18. Furthermore, at the 30th Session of the FAO Conference held in Rome in November 1999, the Organization included in its strategic framework for 2000-2015 a plan to address preparedness for, and effective and sustainable response to, food and agricultural emergencies.
19. The strategy components include:
20. As part of its Medium-Term Plan (2002-2007), the Organization is also improving inter-departmental coordination through defining Disaster Prevention, Mitigation and Preparedness and Post-Emergency Relief and Rehabilitation as a priority area for inter-departmental action (PAIA). This should enhance its capacity for long-term planning for disaster mitigation, such as it has been done at the request of the UN Secretary-General by an Inter-Agency Task Force on the UN Response to Long Term Food Security, Agricultural Development and Related Aspects in the Horn of Africa2, for which FAO provided the secretariat.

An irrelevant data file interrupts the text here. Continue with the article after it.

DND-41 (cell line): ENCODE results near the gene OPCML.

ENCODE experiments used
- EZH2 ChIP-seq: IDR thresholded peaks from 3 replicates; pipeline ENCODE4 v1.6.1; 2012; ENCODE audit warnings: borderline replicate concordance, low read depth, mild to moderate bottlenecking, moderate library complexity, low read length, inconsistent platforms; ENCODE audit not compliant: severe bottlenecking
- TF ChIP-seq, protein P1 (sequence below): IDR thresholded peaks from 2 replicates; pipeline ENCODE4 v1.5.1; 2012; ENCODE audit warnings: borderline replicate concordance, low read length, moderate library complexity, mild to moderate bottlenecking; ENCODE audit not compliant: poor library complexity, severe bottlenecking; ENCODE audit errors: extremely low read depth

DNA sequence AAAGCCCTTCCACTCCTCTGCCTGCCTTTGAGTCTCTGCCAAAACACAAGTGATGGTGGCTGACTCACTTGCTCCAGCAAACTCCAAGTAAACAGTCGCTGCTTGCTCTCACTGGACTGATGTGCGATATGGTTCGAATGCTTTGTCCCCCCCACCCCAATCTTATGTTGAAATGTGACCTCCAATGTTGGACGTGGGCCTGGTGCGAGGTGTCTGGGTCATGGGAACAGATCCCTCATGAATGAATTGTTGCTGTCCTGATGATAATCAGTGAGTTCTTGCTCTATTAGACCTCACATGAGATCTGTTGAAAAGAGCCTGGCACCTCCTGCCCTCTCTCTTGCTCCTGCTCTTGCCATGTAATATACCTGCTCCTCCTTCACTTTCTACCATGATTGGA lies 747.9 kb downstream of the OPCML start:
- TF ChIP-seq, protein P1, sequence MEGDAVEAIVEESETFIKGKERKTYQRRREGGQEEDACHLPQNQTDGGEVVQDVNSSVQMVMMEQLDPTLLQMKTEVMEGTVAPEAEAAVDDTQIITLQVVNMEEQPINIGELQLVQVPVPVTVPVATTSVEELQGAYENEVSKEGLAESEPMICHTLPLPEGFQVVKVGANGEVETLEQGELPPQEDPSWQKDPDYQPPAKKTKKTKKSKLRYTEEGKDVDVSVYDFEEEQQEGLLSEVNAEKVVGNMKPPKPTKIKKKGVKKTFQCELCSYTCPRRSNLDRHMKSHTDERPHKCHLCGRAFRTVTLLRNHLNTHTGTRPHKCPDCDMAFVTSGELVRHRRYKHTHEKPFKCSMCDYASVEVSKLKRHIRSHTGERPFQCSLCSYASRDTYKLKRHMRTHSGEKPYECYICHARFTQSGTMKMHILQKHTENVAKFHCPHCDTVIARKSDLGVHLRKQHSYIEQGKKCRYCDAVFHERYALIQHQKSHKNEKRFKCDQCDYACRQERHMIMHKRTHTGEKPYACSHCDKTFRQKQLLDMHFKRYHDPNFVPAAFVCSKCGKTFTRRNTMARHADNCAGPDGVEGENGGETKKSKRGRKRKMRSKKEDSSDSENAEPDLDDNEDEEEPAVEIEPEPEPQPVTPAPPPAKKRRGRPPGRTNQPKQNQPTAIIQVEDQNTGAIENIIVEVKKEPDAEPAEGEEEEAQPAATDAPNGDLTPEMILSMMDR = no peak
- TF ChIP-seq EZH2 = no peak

21. Interventions in emergencies can be best described in terms of a sequence of events, sometimes referred to as a disaster cycle, with distinct phases3, each requiring different action. Although the types of action, which make up the emergency sequence may be distinct in nature, they do not need to be so in time. Indeed, the need for some to run concurrently is now widely recognized. The continuity of objectives throughout the emergency sequence - a relief-development continuum - implies that development objectives should not and cannot be set aside during emergencies. Even in the gravest of emergencies, it is possible to adopt an approach to relief interventions, which reinforces rather than bypasses or undermines civil society and local capacities for recovery and development. Similarly, the need to avoid future emergencies is an important objective during recovery and ongoing development.